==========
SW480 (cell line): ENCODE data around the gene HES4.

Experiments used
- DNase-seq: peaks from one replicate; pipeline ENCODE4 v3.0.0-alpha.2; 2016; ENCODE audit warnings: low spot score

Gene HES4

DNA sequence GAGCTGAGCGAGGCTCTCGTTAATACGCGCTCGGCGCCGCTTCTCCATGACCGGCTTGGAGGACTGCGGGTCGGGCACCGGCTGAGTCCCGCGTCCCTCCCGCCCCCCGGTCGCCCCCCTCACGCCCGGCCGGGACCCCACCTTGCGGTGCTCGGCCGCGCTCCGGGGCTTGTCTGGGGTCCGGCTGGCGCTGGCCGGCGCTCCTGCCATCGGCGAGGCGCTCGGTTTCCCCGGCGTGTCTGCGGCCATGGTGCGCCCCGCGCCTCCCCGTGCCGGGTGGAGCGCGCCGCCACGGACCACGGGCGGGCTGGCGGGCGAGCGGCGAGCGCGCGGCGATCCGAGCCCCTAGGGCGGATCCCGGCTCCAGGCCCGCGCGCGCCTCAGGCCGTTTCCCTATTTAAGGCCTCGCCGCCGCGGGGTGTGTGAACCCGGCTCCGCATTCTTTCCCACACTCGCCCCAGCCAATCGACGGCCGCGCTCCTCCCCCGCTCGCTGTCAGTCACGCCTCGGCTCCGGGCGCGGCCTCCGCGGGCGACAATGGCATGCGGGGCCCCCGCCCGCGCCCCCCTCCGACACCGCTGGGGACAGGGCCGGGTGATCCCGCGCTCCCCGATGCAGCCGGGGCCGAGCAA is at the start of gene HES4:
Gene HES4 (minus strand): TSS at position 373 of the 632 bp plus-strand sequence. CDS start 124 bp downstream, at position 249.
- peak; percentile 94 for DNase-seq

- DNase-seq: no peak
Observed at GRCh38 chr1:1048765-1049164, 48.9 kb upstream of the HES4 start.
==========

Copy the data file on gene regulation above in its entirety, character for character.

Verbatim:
SW480 (cell line): ENCODE data around the gene HES4.

Experiments used
- DNase-seq: peaks from one replicate; pipeline ENCODE4 v3.0.0-alpha.2; 2016; ENCODE audit warnings: low spot score

Gene HES4

DNA sequence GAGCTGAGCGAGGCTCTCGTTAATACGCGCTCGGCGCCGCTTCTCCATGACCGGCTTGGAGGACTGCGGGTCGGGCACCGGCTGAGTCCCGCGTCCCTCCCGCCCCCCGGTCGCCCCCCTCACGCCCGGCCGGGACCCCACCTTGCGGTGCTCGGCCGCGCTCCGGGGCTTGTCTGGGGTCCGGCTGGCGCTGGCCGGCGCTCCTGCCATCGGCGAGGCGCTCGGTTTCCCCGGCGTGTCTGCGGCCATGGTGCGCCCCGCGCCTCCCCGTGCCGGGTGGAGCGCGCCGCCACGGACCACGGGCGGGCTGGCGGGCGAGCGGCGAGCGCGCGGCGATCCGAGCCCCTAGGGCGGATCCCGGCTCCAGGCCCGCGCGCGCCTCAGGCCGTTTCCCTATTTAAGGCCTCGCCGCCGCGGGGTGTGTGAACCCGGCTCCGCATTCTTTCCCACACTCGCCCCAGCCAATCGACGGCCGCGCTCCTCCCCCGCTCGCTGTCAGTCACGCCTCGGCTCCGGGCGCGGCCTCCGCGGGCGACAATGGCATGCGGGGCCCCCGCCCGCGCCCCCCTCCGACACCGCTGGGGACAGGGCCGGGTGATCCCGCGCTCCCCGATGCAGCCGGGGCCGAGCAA is at the start of gene HES4:
Gene HES4 (minus strand): TSS at position 373 of the 632 bp plus-strand sequence. CDS start 124 bp downstream, at position 249.
- peak; percentile 94 for DNase-seq

- DNase-seq: no peak
Observed at GRCh38 chr1:1048765-1049164, 48.9 kb upstream of the HES4 start.